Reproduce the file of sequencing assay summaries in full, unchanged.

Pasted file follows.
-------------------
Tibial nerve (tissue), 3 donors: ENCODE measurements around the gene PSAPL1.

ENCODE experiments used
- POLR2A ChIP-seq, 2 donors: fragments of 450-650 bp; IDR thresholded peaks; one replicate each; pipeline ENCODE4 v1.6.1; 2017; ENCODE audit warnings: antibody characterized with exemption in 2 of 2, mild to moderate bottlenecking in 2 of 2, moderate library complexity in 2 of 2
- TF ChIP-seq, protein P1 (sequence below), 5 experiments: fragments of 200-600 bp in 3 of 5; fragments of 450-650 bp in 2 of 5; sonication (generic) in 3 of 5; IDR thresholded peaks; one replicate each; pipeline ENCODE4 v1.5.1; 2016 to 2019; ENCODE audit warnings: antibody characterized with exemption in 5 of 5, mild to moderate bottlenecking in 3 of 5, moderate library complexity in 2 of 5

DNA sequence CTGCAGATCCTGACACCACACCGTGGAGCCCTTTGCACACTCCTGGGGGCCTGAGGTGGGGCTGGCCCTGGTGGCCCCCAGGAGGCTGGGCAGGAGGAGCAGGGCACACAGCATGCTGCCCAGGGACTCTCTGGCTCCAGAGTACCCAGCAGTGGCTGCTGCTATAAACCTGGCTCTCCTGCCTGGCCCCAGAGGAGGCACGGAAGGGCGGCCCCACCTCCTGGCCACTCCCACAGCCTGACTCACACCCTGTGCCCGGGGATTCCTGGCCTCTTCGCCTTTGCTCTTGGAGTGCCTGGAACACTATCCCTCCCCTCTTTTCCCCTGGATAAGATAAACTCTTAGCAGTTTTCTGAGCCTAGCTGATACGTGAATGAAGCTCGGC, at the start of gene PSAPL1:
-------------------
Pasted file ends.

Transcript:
Tibial nerve (tissue), 3 donors: ENCODE measurements around the gene PSAPL1.

ENCODE experiments used
- POLR2A ChIP-seq, 2 donors: fragments of 450-650 bp; IDR thresholded peaks; one replicate each; pipeline ENCODE4 v1.6.1; 2017; ENCODE audit warnings: antibody characterized with exemption in 2 of 2, mild to moderate bottlenecking in 2 of 2, moderate library complexity in 2 of 2
- TF ChIP-seq, protein P1 (sequence below), 5 experiments: fragments of 200-600 bp in 3 of 5; fragments of 450-650 bp in 2 of 5; sonication (generic) in 3 of 5; IDR thresholded peaks; one replicate each; pipeline ENCODE4 v1.5.1; 2016 to 2019; ENCODE audit warnings: antibody characterized with exemption in 5 of 5, mild to moderate bottlenecking in 3 of 5, moderate library complexity in 2 of 5

DNA sequence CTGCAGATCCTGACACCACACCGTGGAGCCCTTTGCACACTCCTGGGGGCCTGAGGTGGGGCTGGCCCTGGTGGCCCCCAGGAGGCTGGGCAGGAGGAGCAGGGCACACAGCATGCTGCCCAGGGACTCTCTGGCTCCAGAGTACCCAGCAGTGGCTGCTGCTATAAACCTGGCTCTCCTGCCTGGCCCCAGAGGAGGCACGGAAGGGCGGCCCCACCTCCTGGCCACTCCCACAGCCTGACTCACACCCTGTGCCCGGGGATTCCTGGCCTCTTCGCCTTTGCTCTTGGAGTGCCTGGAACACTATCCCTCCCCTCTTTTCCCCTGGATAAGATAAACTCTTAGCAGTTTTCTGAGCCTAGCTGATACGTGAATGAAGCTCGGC, at the start of gene PSAPL1: